Benedict said to the Swiss Bishops on November 7, 2006: “When a man is entirely caught up in his own world, with material things, with what he can do, with all that is feasible and brings him success, with all that he can produce or understand by himself, then his capacity to perceive God weakens, the organ sensitive to God deteriorates, it becomes unable to perceive and sense, it no longer perceives the Divine, because the corresponding inner organ has withered, it has stopped developing. When he overuses all the othr organs, the empirical ones, it can happen that it is precisely the sense of God that suffers, that this organ dies, and man, as St Gregory says, no longer perceives God’s gaze, to be looked at by him, the fact that his precious gaze touches me.”

[1] J. Ratzinger, “Behold the Pierced One,” Ignatius (1986) 54-55.
[2] J. Ratzinger, “Behold the Pierced One,” Ignatius (1986) 54-58.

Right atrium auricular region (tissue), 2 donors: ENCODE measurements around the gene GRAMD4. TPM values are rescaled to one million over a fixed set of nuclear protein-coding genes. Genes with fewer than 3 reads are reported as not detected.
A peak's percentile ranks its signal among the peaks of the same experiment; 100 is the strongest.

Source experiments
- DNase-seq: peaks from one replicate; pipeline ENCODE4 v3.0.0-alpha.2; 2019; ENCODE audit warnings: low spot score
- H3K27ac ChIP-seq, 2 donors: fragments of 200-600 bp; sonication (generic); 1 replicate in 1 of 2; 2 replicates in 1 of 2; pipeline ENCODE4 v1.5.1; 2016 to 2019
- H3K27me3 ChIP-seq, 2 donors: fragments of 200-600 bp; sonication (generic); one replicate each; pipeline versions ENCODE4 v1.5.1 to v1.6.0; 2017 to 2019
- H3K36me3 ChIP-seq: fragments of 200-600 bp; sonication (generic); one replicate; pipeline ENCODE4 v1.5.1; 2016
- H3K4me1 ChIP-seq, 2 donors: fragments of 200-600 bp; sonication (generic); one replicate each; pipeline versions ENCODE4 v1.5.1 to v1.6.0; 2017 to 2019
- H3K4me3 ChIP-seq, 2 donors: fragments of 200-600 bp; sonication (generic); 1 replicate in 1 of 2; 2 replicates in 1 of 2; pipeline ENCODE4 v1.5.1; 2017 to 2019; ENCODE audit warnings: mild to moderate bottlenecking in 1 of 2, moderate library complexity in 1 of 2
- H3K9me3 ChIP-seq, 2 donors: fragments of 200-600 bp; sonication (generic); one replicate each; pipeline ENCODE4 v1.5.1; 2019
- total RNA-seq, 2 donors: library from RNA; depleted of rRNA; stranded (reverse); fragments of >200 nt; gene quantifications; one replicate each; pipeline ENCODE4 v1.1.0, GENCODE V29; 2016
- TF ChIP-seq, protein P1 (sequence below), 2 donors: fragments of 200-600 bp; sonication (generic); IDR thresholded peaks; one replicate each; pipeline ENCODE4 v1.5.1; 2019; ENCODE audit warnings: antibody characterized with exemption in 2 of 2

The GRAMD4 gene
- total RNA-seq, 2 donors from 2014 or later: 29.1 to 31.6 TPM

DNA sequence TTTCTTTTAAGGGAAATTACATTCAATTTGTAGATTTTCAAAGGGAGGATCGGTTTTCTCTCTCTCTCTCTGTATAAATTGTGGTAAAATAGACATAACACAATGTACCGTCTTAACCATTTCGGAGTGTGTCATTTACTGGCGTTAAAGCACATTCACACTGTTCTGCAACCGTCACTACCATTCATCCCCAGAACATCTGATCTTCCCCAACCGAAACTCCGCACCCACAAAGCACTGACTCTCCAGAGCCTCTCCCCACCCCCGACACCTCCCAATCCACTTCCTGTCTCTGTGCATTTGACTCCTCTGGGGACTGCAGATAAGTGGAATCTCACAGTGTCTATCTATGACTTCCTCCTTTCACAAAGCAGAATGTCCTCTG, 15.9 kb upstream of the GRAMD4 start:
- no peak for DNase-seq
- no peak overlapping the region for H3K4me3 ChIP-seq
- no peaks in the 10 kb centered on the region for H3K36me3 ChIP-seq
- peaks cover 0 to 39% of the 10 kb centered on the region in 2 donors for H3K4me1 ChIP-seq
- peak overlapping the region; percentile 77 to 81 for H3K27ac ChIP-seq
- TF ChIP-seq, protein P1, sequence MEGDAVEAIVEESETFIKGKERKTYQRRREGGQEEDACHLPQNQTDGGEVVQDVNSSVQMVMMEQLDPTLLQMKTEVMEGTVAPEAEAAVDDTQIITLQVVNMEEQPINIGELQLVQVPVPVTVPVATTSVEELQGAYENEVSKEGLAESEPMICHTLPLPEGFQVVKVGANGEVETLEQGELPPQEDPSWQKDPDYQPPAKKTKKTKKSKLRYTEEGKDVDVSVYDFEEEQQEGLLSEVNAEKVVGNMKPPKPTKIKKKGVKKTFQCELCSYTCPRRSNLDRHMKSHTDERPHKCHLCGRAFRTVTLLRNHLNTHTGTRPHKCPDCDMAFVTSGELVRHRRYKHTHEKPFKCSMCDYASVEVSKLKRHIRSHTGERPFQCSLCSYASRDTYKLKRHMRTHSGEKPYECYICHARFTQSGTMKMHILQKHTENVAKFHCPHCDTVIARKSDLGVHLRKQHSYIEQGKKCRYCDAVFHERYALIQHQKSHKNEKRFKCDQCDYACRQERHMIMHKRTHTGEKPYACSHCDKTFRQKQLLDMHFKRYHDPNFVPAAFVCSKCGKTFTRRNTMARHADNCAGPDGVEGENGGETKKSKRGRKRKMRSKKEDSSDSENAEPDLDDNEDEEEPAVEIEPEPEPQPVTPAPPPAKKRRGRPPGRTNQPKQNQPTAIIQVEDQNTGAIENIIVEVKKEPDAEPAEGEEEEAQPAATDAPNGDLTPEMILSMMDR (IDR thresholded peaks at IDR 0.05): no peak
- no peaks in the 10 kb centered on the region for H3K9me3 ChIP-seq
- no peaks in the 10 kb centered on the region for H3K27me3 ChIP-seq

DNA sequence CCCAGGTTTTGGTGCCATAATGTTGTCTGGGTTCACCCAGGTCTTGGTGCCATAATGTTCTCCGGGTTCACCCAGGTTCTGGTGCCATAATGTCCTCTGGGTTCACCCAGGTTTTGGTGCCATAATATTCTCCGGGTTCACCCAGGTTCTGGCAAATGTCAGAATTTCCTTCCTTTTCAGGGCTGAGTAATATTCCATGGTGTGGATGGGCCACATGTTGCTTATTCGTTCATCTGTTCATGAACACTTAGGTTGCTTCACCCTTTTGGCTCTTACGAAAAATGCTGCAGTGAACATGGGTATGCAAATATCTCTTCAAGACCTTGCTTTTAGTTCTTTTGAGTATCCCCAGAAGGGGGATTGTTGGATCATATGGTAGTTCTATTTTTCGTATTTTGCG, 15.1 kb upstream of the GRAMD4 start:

[3] In Christianity, Docetism (from the Greek δοκέω [dokeō], "to seem") is the belief that Jesus' physical body was an illusion, as was his crucifixion; that is, Jesus only seemed to have a physical body and to physically die, but in reality he was incorporeal, a pure spirit, and hence could not physically die. This belief treats the sentence "the Word was made Flesh" (John 1:14) as merely figurative and has historically been regarded as heretical by most Christian theologians[1].This belief is most commonly attributed to the Gnostics, who believed that matter was evil, and hence that God would not take on a material body. This statement is rooted in the idea that a divine spark is imprisoned within the material body, and that the material body is in itself an obstacle, deliberately created by an evil lesser god (the demiurge) to prevent man from seeing his divine origin. Humanity is, in essence, asleep. Docetism could be further explained as the view that, because the human body is temporary and the spirit is eternal, the body of Jesus therefore must have been an illusion and his crucifixion as well. Even so, saying that the human body is temporary has a tendency to undercut the importance of the belief in resurrection of the dead and the goodness of created matter, and is in opposition to this orthodox view. Docetism was rejected by the ecumenical councils and mainstream Christianity, and largely died out during the first millennium A.D. Catharism, and other surviving gnostic movements, incorporated docetism into their beliefs, but the movement was destroyed by the Albigensian Crusade, though its teachings still exist today, for example see [2]. Islam also teaches that Jesus's crucifixion was an illusion. The Qur'an says, "They did not kill him and they did not crucify him, but it was made to seem so to them..." Wikepedia.